One time I was walking in the lot. It was General Service Studios where a lot of big shows were being done at that time - Burns & Allen and Lucy & Desi. I was walking with Ramona the Chimp, whom had almost bitten me during the making of the movie. The trainer suggested, "Why don't you take the chimp out for an ice cream cone and maybe you'll get closer?" I bought this chimpanzee an ice cream cone and we're walking through the lot and all of a sudden I hear this laugh "Eh, eh eh eh eh eh" and then I hear a guy say "Deez ez thee funniest theng I've ever seen!" and I turn around and its Desi Arnaz and he says,"You must come here to meet my wife Lucy! She must see this!" And Lucy saw us and fell down laughing!
I had a wonderful time working on that film. It was a thrill for a young kid from the Bronx. Did you know that Duke and I were one of the first teams that worked in jeans? We worked in Levis outfits at times. People wouldn't do that in the fifties. Also, if you look closely in the movie you'll see that I was wearing those pointy "Beatles" boots ten years before the Beatles!
Bela Lugosi was great. He was grandfatherly and warm and very good to Duke and me. He was a beautiful man. They talk about the dope thing and I never saw or had any inkling of any such thing when I worked with him. He was a very quiet, dignified man. He used to sit and read this Hungarian newspaper and smoke a little stogie.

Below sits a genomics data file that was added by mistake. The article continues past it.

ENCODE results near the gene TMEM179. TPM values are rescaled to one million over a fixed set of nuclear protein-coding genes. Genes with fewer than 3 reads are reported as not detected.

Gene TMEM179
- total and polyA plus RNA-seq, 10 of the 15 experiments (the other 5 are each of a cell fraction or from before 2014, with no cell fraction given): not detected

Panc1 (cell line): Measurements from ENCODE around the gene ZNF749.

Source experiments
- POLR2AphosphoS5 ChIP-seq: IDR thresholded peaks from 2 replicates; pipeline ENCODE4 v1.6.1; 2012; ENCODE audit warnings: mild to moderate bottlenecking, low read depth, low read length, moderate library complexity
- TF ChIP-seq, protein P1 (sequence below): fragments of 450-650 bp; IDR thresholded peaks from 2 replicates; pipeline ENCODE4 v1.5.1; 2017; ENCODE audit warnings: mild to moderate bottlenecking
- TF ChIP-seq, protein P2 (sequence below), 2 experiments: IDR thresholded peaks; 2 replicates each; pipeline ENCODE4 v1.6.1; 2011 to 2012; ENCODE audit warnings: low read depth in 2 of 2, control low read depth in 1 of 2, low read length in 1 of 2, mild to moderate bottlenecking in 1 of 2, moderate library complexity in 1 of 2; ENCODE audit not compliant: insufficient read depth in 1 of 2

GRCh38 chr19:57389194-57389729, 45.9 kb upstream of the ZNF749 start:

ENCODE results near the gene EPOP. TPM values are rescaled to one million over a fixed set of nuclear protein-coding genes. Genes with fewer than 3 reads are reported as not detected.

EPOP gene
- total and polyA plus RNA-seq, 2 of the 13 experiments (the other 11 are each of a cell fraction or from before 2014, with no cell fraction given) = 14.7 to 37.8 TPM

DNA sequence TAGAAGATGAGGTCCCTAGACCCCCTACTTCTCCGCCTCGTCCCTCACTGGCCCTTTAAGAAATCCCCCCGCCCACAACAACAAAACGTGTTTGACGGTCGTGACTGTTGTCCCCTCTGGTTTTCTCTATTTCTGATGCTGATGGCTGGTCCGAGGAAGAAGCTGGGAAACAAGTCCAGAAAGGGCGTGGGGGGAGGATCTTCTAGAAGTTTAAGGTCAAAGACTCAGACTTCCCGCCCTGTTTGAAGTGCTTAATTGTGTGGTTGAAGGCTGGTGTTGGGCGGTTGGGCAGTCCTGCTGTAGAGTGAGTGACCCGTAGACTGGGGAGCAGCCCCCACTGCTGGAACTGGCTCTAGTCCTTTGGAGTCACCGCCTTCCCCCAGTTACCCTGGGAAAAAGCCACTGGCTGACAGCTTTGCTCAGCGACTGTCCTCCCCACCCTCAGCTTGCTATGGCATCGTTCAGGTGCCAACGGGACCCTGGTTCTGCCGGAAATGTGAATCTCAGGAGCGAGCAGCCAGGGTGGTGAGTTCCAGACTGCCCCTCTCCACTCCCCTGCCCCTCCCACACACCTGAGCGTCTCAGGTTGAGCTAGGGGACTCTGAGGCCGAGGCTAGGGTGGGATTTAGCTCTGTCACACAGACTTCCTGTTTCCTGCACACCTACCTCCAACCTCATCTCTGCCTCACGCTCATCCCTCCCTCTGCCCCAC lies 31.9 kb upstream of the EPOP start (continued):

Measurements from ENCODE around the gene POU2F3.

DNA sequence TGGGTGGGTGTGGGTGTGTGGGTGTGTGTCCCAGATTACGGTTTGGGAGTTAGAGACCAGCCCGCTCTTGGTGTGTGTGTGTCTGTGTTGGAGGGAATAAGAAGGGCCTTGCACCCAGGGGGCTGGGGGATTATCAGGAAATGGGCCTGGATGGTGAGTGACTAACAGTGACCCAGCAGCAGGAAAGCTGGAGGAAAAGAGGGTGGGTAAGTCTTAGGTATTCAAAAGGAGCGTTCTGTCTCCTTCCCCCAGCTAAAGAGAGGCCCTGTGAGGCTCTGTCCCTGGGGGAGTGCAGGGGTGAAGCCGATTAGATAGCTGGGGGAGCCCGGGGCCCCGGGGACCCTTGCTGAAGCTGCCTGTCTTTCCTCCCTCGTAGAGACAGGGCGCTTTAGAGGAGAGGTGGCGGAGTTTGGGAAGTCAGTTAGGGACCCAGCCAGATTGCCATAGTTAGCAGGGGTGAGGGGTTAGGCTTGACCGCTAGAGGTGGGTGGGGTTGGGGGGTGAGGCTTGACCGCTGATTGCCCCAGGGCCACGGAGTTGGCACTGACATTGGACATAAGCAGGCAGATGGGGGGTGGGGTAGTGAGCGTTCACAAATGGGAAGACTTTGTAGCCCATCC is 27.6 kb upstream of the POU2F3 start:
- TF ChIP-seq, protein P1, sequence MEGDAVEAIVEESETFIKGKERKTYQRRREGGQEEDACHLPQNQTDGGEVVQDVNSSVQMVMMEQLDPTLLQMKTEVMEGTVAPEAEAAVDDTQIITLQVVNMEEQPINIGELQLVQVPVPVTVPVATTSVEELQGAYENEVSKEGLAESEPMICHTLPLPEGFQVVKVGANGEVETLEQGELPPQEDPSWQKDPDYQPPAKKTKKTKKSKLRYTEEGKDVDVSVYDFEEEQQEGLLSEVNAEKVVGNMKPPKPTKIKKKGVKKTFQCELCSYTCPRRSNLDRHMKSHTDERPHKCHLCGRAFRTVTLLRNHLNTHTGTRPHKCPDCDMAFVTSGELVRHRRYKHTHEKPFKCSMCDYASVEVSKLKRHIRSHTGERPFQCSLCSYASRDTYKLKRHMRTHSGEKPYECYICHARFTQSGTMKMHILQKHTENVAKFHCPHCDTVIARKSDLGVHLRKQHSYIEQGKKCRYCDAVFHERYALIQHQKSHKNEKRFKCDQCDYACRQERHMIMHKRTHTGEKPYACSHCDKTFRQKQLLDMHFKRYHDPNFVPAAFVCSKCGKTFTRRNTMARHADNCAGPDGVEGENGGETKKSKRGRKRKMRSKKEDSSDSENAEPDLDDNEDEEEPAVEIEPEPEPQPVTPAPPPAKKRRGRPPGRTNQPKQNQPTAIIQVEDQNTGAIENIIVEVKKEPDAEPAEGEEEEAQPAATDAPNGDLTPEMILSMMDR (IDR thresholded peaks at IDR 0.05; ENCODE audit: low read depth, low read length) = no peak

Duke's dead now, may he rest in peace. A lot of people don't know that we went beyond the Martin & Lewis breakup. When Martin & Lewis broke up, we were offered a TV series of 52 episodes. We turned it down. I don't know why we did that - we must've been real jerks. We thought we were flying high anyway. We then found that Dean Martin was behind that offer. He was really great. I remember when we did the Colgate Comedy Hour, Dean was very fast, very funny - a real ad lib comic. At that time he was known as the straight man so the people didn't know how funny he really was. I used to say, "Yeah this guy is really fast and funny" and people would say, "You're just saying that because you look like Jerry and you're having problems!"
My Son the Phone Caller
They were real calls. It was like Candid Camera on record. I'd call them and get them in bizarre situations. It really was a study in human nature. I called this maternity hospital and told them that I had this eight foot gorilla that was about to give birth. They told me how to deliver a baby gorilla over the phone. The nurses would tell me "Tie the cord" and I'd yell "Quick, tie the cord!" like I was speaking to somebody else. And they'd say "Don't tie it too tight!" and I'd scream "Not too tight!" It was wild.